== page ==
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METERS CAN HELP UNPLUG CRISIS: PEOPLE HAVE ALREADY SHOWN THEY WILL REDUCE POWER USE IF PRICES ARE HIGHER AT PEAK TIMES
SACRAMENTO BEE
April 8, 2001
by Dennis J. Aigner

In my garage at home I have a footlocker with some old suits and sport coasts stored in it. They all have very wide lapels. They wait, there in the dark, for the day when wide lapels are back in style.

Twenty-five years ago, in the aftermath of the first move by OPEC to curtail the world supply of oil, the federal government explored "demand-side management" as an alternative to building more generating plants that ran on oil or diesel fuel. It tested the idea that appropriate price signals could get electricity customers to shift part of their usage out of peak periods, thereby reducing the need to run smaller, dirtier and more costly generating plants to satisfy peak demand.

In 1978, the Department of Energy helped fund a number of experiments and demonstration projects in California and other states devoted to time-of-use (TOU) pricing and direct load control (e.g., remote cycling of air conditioners). This was just after Pacific Gas and Electric and Southern California Edison had established mandatory TOU-pricing schedules for their largest commercial/industrial customers.

Prices that vary by season and time of day properly reflect generating costs that can vary dramatically between daytime and nighttime, summer and winter, or both. With such prices, users at peak times pay relatively more for power when it costs more to product it.

But it costs more to meter usage by time of day. The potential benefit of shifting usage by vary large power customers out of the peak period clearly justifies the installation of more expensive metering equipment. The questions has always been whether small and medium-size businesses and residential customers could or would shift enough usage out of peak periods to at least offset the additional costs of metering.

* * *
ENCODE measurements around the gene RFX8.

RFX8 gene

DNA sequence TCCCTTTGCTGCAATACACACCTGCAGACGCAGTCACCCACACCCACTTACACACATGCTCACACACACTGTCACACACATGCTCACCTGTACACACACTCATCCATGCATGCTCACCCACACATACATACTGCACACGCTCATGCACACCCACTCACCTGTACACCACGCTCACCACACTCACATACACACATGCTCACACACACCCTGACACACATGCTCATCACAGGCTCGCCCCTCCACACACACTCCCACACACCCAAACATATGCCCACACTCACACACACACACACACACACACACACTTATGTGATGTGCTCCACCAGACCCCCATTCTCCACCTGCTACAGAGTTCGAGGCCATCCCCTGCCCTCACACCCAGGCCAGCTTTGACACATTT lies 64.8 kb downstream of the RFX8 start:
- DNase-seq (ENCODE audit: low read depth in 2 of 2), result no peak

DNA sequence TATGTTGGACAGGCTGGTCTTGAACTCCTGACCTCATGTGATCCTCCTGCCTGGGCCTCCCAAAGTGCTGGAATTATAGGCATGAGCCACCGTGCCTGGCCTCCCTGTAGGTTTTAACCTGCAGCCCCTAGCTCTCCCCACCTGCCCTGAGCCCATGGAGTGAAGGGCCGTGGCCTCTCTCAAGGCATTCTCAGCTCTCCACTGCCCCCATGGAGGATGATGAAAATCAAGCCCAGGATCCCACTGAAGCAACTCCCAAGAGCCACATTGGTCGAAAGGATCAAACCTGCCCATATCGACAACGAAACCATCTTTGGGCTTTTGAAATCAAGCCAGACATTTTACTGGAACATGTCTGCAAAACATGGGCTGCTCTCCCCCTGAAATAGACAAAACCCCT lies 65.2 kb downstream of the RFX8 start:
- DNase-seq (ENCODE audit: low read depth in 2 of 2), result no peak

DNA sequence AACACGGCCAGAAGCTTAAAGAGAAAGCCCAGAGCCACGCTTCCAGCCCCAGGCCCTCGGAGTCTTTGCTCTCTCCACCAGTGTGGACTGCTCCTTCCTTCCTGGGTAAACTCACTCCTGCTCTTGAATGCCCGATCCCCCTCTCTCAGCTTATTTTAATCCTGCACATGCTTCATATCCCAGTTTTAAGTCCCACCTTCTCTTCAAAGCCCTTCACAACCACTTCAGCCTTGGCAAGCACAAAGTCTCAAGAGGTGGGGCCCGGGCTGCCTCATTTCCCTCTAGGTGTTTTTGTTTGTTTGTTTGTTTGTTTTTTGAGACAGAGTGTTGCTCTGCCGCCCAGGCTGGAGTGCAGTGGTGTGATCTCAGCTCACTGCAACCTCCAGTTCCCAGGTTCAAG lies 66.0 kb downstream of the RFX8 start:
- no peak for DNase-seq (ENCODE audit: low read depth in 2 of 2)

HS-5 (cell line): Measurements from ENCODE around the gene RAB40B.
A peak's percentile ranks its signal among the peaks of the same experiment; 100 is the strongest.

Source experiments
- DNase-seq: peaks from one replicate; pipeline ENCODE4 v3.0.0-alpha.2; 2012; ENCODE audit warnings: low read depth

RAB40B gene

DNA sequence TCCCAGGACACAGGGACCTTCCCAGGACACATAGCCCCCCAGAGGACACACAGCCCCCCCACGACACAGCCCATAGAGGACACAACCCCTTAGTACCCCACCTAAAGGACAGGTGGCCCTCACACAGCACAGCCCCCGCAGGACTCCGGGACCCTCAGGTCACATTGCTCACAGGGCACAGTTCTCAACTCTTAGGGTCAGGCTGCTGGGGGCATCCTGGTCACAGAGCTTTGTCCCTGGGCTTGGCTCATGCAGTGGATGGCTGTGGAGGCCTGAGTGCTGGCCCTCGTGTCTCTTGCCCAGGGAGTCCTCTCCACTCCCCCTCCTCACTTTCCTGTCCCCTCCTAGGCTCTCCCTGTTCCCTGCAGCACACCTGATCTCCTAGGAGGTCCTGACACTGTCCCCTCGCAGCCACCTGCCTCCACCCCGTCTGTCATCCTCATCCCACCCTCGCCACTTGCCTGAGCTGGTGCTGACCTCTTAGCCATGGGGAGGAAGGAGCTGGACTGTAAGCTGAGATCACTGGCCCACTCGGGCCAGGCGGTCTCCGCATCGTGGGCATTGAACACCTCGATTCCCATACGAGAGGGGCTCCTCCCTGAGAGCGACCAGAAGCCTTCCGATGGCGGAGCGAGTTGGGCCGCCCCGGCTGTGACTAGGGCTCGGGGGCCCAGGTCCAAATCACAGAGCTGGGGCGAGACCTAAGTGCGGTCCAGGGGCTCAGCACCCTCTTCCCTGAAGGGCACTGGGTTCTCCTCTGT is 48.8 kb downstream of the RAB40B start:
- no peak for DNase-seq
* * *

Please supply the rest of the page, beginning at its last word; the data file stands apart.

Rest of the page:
A major experiment in TOU-pricing for Southern California Edison's residential customers conducted in 1979-81 sheds considerable light on what is likely to happen were such a scheme to be implemented on a mandatory basis today. The wide lapel can indeed make a comback.

The experiment showed, first of all, that high-consumption households reduced their power use in the peak period in response to higher prices for peak-time power. They shifted some of their usage to the off-peak period but not all of it. They used less electricity overall. In some cases, peak-period energy reductions in the summer ranged up to 19.2 percent. And they showed no tendency to create a new and more significant spike in demand at either the beginning or end of the peak period.

What happens on the worst days in the summer -- the so-called system peak days? Perhaps on those very hot days people would choose to run their air conditioners anyway, no matter how much more expensive the power. If that were the case, while there might be energy savings from TOU-pricing, there would be no reduction in the need for peak generation capacity.

To the contrary, the study found that TOU residential customers not only conserved on the hottest day, but some conserved even more than on average summer weekdays.

Given the differences between peak and off-peak prices that would apply if TOU-pricing were adopted today, Edison residential customers overall would save enough money in electricity charges to pay for the additional metering costs themselves. There is reason to believe the same is true for residential customers in the rest of the state.

Mandatory TOU-pricing at least for large residential customers in California is imperative: Most of the Western states are in the same boat as California. Of the 11 Western states, only Montana added enough electric generating capacity during the 1990s to keep up with population and business growth. Without conservation and prices that reflect the cost of providing electricity, it is going to be a miserable summer.

Equally important for the longer run, flattening the peak allows larger, cleaner, more efficient generating plants to carry more of the load of providing electricity supply. Unfortunately, only a handful of these new plants will be operational soon, if 2003 fits your definition of "soon." Clearly there will be no relief coming from new conventional generation plants being built in California or in neighboring states for the next couple of years.

That's why mandatory TOU-pricing for large residential electricity customers is important. The benefits would be immediate once meters are installed. And the change would rest on a rational that's simple, understandable and compelling: let power prices fairly reflect the costs of generation.

Dennis J. Aigner is Acting Dean of the Bren School of Environmental Science & Management at the University of California, Santa Barbara. He was responsible for the design of a large social experiment -- in time-of-use-pricing for residential customers -- conducted in 1979-81 for Southern California Edison.

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